Everyone knows that age may bring about challenges to memory – possibly owing to the greater storehouse of what one has learned. Yet, this does not mean that they have more trouble with other mental tasks. Research conducted at North Carolina State University in Raleigh compared older adults with those under 30 in terms of making intuitive decisions, such as choosing a competent home repair contractor or quickly deciding about a chess move or playing a bridge hand. In general, the older people did as well or better than the younger ones. Thomas Hess, one of the researchers, suggested that “Seniors have a knowledge base they can fall back on.... That information can be automatically accessed. It’s not something they have to think too much about.” The life experiences of older people create a set of heuristics that younger people have yet to acquire. More of the world is novel to them and they have to access it, starting from scratch. (The reverse is probably true if the task involved installing a DVD player.)
From: Decision Making: Go with your gut by Beth Howard. AARP The Magazine, Nov.-Dec. 2010, pg. 18.
MARIAN DIAMOND: PIONEERING BRAINSTORMER
A faithful reader and friend from San Francisco sent us a newspaper article about one of our favorite scholars, Professor Marian Diamond of U. C. Berkeley. Dr. Diamond has been teaching students about the brain and its amazing capacities for many decades. She, herself, was a student there in the mid-40’s, and after teaching positions at Cornell and Harvard, she became a revered “fixture” at Berkeley. After producing controversial research on Albert Einstein’s brain, she began to study ways of enhancing brain development. As she found, rats raised in a highly stimulating and challenging environment developed much thicker cerebral cortices than those raised in a boring environment. It is thanks to her that today’s infants find their cribs decorated in colorful, twisting, whistling, flashing or chiming toys and mobiles. (One wonders if this trend has been taken too far!)
Related to positive aging, Diamond also demonstrated a link between playing a mentally challenging game and the strength of the immune system. She brought a bridge club composed of older women to her lab, where they played cards as she measured the white cells in their blood. She also engaged a control group of women to sit quietly listening to music as the others played. The players experienced a surge in their white blood count, (which was good), and the others did not. This study suggests that having a mental challenge is a very healthy way to avoid sicknesses.
Almost the only woman in her field of anatomy, she did not conform to the ways of the “old boy” network. Her goal was to be both an excellent scholar and a successful woman, with a commitment to her family. She raised four children with her first husband, Richard Diamond, and today she engages in a commuter marriage with UCLA neuroscience professor, Arnold Scheibel. He describes her style of working as, “very creative, outside the box. That has not always been appreciated.” Diamond plans to continue teaching as long as she continues to be healthy. She enjoys the challenge, the connection to students, and being a part of the scientific community. She especially appreciates the affection and regard of her former students, now highly skilled professionals in various scientific fields. One said he enjoyed spending time with her because he always leaves her feeling more positive about life. “She makes me want to be a better doctor.” Marian Diamond is a role model for leading a joyful, productive, and loving life at any age.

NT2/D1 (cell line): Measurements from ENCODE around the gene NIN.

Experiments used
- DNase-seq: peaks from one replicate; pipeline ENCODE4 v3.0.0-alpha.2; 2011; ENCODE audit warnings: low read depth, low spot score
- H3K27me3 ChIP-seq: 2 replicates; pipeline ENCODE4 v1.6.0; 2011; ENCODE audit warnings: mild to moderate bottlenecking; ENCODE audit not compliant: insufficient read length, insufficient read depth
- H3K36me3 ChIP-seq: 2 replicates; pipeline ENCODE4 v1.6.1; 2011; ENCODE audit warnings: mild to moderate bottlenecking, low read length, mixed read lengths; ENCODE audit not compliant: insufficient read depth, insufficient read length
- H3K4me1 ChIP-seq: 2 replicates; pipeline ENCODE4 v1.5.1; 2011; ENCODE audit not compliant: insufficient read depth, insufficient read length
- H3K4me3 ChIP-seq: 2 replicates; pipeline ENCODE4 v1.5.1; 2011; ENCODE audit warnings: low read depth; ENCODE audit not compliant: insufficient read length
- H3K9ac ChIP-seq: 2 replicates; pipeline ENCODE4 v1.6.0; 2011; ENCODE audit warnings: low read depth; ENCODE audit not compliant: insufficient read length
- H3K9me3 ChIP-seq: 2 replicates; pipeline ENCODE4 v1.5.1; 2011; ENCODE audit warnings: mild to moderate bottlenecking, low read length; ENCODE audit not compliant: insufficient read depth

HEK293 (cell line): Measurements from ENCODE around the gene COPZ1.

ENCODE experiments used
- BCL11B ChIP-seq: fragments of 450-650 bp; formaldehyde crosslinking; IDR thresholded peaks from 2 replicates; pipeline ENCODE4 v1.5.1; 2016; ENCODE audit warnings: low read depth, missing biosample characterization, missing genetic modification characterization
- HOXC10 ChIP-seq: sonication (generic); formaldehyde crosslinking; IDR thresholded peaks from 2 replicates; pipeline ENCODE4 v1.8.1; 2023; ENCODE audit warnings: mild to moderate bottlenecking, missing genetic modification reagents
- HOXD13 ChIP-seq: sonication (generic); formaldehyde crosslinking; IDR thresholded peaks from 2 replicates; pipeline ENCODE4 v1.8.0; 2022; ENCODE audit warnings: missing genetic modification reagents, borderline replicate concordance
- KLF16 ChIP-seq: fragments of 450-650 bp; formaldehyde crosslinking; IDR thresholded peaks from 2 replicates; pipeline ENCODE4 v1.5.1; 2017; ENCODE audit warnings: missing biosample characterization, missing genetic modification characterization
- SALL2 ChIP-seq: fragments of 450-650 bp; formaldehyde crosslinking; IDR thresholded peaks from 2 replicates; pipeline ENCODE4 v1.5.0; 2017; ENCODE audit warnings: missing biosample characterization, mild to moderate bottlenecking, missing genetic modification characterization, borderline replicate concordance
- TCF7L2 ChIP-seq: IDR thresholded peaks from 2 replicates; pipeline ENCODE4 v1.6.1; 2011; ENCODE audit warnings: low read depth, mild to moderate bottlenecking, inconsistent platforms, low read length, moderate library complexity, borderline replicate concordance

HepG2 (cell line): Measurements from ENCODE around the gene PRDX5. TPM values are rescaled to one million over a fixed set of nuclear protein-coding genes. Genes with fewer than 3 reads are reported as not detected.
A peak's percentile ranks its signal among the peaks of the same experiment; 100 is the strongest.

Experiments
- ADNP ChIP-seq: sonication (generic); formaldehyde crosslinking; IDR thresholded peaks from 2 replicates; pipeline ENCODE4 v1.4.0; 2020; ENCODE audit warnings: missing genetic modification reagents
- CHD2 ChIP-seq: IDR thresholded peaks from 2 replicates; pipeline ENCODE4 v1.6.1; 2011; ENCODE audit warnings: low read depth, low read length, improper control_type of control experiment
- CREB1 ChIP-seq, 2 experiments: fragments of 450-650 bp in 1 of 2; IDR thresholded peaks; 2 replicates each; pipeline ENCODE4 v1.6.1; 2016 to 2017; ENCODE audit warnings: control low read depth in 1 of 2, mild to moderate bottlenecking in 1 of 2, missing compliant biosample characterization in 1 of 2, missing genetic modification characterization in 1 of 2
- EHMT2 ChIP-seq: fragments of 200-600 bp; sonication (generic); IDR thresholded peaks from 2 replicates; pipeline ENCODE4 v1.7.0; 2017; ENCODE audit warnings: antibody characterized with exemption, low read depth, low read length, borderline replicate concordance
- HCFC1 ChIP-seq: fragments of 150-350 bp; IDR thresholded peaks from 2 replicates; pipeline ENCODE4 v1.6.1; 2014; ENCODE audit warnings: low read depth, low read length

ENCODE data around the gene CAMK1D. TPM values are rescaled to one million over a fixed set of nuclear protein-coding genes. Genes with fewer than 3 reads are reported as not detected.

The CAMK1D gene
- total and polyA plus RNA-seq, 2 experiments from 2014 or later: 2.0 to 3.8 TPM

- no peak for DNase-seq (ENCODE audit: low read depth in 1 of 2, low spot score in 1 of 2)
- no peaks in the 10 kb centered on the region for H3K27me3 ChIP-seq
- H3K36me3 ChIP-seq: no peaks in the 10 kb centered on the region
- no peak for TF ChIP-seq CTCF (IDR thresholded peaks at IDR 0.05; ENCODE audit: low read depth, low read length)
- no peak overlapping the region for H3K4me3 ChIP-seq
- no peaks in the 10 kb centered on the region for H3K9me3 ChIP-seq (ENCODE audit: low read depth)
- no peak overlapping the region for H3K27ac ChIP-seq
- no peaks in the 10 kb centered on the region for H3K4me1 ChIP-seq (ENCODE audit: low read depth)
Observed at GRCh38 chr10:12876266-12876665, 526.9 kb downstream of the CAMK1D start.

From: Pioneering brainstormer packs students in by Debra Levi Hotz, San Francisco Chronicle, Dec. 10, 2010, A1-A19.
Positively Ninety: Interviews with Lively Nonagenarians by Connie Springer
Connie Springer, a free-lance photographer, has created a charming book filled with the words and photographs of 28 people who had reached the age of 90 plus. Each page is filled with quotable phrases and descriptions of the lives of these people, and each has sat for a portrait. The overall impression is of people who have given much to the world, and are still involved in their projects. They each share a sense of enthusiasm and involvement in the world. Here are some exemplary cases: Gordon Maham, who has dedicated his life to peace activism, actually had to give up some of his work; at the request of his children he agreed not to get arrested again once he turned 90. Helen Licht became blind as she aged from macular degeneration and glaucoma. She approached this ailment with a positive attitude, and began a support group in her retirement community, so that people could help each other out in their difficulties with seeing. Russ White took up competitive swimming at 65, after he retired, and in 1988 competed in the World Masters’ Meet in Australia. He came in third in three breast-stroke events, and swam a leg of a medley relay that set a new world record. White’s ambition is “to die young as late in life as possible.”
Springer summarized her interviews by creating a list of the 20 personality traits that she found most prevalent among her interviewees. The top five included: Flexibility, sense of humor, living simply, taking one day at a time, and never turning down an invitation. A significant last item was just “being lucky”.
The book inspires readers to raise the ceiling of possibilities for life in the nineties. It makes the eighties seem relatively young, not to mention the sixties and seventies. Perhaps the most elegant aspects of the book are its photographs; it did not come as a surprise to discover on the author’s page her dedication to photography. MMG